With a venerable global presence and oodles of public attention thrown their way, Deus Ex Machina is among the great success stories of the bike-modding community. Based solely in Sydney, Australia, at first, the company went on to establish new outposts abroad and thus grew into an international sensation over time.
Deus’ history spans back more than 20 years, and they’ve got no shortage of amazing projects to show for it! Having been revealed on their official website just a few days ago, the aptly-named Art 9T comes courtesy of the firm’s initiatory outfit down under, which is led by Jeremy Tagand. As you might’ve already guessed, the starting point for this project was BMW’s R nineT – a bone-stock 2014 model, to be exact.
The shop’s client Artem was after a cafe racer conversion blending retro design cues with modern tech, and his mind must’ve been blown upon meeting what we now refer to as the Art 9T! Following a complete teardown, Jeremy and his team decided to replace the factory gas tank with that of a Suzuki GS1100 from the 1980s.
Sure enough, much tweaking was needed before the new tank could properly fit on the Beemer’s skeleton, and local collaborator Kansai Giant stepped in to help. Out back lies a custom subframe fabricated in-house, supporting a curvy saddle with thick padding and brown leather upholstery.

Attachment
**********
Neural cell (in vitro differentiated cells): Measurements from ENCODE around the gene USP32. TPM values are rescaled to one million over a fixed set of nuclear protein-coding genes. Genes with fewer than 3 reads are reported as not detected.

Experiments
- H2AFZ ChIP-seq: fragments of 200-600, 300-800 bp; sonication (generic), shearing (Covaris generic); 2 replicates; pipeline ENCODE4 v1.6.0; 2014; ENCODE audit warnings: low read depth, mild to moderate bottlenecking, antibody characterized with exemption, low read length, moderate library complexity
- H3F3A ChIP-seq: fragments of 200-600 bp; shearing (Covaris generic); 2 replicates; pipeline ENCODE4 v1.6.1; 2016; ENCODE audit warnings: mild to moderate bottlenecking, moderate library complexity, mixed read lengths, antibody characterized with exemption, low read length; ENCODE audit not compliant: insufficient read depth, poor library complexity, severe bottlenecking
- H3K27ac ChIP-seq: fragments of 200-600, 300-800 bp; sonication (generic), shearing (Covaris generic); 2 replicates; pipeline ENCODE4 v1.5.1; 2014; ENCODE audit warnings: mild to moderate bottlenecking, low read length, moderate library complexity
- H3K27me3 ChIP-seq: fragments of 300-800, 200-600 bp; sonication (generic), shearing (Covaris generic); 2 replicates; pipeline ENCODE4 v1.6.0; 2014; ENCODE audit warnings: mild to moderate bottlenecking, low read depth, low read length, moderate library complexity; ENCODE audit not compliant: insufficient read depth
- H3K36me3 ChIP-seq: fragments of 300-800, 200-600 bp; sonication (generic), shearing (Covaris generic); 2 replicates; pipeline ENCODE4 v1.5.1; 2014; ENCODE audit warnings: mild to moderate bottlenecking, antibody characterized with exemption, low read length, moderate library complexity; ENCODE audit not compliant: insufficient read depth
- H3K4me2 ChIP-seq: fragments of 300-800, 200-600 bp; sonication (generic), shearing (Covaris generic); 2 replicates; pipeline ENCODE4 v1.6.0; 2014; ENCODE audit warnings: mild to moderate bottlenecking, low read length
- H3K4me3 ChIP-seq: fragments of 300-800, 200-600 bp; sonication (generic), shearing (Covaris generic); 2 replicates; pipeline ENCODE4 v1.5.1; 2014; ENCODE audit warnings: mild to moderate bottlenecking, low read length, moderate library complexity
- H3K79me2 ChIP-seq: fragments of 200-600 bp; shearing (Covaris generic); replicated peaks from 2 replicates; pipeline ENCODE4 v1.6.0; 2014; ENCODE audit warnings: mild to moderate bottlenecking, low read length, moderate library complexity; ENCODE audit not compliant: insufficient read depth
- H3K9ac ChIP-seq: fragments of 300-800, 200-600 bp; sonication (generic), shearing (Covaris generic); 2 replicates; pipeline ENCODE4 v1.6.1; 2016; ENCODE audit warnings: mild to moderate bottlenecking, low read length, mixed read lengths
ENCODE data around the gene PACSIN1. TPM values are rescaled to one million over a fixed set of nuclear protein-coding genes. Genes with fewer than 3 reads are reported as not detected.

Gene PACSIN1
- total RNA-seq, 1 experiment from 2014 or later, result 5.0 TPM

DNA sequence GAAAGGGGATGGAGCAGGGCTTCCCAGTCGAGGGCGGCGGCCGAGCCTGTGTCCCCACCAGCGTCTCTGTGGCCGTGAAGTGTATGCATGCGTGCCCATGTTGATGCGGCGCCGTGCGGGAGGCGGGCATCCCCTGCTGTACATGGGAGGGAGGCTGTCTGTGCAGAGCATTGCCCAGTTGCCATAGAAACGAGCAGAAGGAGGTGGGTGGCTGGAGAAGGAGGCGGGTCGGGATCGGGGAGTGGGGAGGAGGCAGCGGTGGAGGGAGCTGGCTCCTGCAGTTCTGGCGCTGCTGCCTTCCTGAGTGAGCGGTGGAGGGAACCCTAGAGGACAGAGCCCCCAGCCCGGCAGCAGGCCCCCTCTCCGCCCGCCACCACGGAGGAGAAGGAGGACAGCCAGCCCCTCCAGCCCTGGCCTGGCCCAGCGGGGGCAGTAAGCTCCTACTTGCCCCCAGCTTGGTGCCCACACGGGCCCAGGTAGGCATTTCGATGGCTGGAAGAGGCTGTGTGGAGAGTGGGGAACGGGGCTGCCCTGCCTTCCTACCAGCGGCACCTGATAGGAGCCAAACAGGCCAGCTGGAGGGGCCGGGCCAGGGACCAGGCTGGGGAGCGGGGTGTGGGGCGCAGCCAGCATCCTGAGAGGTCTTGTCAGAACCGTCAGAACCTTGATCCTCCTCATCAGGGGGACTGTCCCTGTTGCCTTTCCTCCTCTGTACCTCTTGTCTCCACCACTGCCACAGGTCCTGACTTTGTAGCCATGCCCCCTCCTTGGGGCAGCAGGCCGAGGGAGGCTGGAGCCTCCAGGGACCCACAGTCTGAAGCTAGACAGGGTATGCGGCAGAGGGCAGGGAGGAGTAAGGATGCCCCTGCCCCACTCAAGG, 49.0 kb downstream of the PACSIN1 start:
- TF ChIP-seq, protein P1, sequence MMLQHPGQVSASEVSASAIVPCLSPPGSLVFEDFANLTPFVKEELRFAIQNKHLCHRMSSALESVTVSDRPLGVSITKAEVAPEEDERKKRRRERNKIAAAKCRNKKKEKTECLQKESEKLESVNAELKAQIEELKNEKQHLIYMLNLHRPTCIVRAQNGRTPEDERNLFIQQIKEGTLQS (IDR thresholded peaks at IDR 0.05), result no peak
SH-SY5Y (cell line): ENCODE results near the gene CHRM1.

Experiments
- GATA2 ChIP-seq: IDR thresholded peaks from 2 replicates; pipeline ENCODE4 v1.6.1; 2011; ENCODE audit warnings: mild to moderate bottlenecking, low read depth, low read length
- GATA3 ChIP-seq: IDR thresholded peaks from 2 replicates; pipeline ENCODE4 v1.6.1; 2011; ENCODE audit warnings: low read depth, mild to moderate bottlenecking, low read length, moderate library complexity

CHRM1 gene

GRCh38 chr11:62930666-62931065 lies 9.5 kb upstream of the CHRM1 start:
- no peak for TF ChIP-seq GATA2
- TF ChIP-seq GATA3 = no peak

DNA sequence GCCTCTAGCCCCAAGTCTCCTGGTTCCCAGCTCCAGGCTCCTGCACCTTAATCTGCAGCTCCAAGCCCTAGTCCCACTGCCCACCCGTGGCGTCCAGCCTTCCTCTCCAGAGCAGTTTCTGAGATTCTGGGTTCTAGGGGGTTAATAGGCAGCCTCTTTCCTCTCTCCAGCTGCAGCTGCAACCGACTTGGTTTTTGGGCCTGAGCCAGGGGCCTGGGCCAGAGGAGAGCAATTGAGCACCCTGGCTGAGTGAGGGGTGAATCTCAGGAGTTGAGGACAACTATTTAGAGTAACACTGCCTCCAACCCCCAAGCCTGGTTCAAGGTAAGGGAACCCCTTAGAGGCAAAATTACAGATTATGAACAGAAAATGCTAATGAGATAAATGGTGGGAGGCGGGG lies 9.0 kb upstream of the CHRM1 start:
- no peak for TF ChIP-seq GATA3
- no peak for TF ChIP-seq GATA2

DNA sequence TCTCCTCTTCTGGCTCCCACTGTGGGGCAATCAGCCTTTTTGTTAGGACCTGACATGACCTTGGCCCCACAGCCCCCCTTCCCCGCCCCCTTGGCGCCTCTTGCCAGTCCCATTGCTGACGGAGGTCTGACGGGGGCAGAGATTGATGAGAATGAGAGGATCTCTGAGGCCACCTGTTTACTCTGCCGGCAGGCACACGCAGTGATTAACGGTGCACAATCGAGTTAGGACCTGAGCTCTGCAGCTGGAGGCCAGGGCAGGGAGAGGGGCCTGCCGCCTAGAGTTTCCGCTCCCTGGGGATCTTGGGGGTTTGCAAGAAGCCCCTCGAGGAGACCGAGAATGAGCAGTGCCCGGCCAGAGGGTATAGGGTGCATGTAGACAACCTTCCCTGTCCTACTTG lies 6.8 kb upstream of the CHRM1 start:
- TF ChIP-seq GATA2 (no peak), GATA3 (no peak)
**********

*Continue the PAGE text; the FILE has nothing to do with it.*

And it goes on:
Most electrics are stored below the seat pan, but the motorcycle’s ABS module and ECU sit underneath the fuel chamber. To finish off the rear-end adjustments, the Aussies installed dual-function Kellermann LEDs, Sato Racing rearsets, and a Wunderlich license plate holder that attaches to the swingarm.
The bike rides on 18-inch wheels shod in Michelin rubber, and a healthy dose of extra stopping power is made possible thanks to Beringer calipers and master cylinders. Suspension remains stock, though it’s been anodized in-house and then serviced by the lads over at Shock Treatment. Now, let’s see what’s at work in the cockpit.
Sir Tagand’s specialists got rid of the OEM top clamp to make room for a CNC-milled substitute complete with Motogadget’s digital Motoscope Pro speedo. You will also find adjustable ABM clip-ons sporting glassless mirrors, bar-end turn signals, and machined grips, as well as a KTM RC8 throttle. In addition, the stock seven-inch headlamp was swapped with a smaller aftermarket unit.
As far as the powertrain modifications go, Deus fitted the donor’s 109-hp, 1,170cc boxer mill with DNA air filters, a handmade two-into-two exhaust, and a Power Commander 5 control module from Dynojet’s inventory. RB Racing was then called upon to have everything tuned, while the fuel tank and smaller-than-stock front fender received a splash of Nardo Grey paint.
For the most part, the remainder of the Art 9T was powder-coated black, and keen eyes will be able to spot new rocker covers supplied by Roland Sands Design. Glancing toward the front of the engine, we discover a snazzy belt cover from Rizoma and braided oil lines running to a retrofitted cooler, which had once belonged to an unidentified Honda.
To quote the description on Deus Ex Machina’s website, this build offers “a wink to the past, a nod to the present, and a helmet full of smiles per hour.” Unsurprisingly, the total cost of the transformation hasn’t been disclosed, but we’re inclined to think it probably wasn’t cheap by any stretch of the imagination.